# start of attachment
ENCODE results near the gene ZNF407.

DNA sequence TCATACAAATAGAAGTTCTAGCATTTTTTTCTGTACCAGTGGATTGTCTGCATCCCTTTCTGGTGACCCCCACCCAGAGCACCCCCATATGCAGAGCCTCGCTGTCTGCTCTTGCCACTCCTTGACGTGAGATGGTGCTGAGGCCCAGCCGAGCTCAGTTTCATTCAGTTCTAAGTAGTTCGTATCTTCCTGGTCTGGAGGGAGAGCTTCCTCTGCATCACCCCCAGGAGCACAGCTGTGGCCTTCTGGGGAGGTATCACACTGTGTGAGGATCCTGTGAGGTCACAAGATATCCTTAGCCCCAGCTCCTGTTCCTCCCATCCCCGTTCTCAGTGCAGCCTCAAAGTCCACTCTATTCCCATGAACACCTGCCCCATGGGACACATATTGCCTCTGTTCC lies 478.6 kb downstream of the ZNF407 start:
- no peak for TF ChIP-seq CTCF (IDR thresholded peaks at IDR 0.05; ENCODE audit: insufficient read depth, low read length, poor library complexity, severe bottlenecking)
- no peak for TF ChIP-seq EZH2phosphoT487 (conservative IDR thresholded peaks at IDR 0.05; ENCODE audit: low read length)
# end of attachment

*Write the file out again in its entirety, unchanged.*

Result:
ENCODE results near the gene ZNF407.

DNA sequence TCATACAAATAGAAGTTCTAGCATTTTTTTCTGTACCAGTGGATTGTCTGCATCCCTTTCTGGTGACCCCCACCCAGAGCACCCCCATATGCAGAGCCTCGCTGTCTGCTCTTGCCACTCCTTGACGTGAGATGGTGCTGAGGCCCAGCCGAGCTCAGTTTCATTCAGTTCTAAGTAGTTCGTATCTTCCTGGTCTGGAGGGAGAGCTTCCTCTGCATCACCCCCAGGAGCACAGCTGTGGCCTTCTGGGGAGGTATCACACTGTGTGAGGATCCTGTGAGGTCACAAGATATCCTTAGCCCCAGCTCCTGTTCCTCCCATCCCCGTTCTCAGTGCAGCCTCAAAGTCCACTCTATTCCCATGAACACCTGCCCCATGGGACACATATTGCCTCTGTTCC lies 478.6 kb downstream of the ZNF407 start:
- no peak for TF ChIP-seq CTCF (IDR thresholded peaks at IDR 0.05; ENCODE audit: insufficient read depth, low read length, poor library complexity, severe bottlenecking)
- no peak for TF ChIP-seq EZH2phosphoT487 (conservative IDR thresholded peaks at IDR 0.05; ENCODE audit: low read length)